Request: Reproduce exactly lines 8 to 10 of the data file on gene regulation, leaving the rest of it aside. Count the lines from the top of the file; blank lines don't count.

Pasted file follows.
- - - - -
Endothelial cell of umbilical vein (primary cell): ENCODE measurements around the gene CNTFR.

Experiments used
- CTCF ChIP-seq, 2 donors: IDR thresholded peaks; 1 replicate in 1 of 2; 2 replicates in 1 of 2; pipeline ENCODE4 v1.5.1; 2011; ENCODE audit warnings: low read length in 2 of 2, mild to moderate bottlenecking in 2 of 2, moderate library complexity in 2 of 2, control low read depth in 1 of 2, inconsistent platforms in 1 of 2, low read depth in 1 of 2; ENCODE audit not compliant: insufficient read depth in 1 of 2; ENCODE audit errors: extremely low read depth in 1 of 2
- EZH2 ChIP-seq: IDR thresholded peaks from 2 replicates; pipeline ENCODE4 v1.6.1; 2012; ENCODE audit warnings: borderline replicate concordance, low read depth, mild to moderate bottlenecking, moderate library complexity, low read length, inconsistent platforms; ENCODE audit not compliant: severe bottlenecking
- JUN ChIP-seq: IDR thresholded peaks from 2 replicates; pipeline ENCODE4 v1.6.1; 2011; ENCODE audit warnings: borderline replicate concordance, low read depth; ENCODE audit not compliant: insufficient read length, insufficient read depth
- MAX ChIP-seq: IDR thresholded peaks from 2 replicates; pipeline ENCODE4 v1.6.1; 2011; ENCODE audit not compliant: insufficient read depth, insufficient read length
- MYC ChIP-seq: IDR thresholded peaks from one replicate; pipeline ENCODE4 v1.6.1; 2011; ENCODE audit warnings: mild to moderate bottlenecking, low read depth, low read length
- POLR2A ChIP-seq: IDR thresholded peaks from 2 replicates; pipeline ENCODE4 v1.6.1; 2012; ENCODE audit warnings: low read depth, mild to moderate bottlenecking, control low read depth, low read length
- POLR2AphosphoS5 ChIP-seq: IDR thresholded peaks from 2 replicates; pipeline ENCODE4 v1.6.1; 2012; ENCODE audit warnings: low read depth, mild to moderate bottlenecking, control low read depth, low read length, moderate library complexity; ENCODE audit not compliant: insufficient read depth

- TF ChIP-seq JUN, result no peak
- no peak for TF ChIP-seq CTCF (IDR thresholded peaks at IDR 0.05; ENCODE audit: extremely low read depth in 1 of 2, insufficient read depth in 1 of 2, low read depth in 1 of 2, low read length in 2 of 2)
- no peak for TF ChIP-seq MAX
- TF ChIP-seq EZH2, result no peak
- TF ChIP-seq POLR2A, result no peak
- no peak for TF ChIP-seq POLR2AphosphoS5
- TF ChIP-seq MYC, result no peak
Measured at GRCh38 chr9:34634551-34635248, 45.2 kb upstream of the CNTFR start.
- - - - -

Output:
- POLR2A ChIP-seq: IDR thresholded peaks from 2 replicates; pipeline ENCODE4 v1.6.1; 2012; ENCODE audit warnings: low read depth, mild to moderate bottlenecking, control low read depth, low read length
- POLR2AphosphoS5 ChIP-seq: IDR thresholded peaks from 2 replicates; pipeline ENCODE4 v1.6.1; 2012; ENCODE audit warnings: low read depth, mild to moderate bottlenecking, control low read depth, low read length, moderate library complexity; ENCODE audit not compliant: insufficient read depth

- TF ChIP-seq JUN, result no peak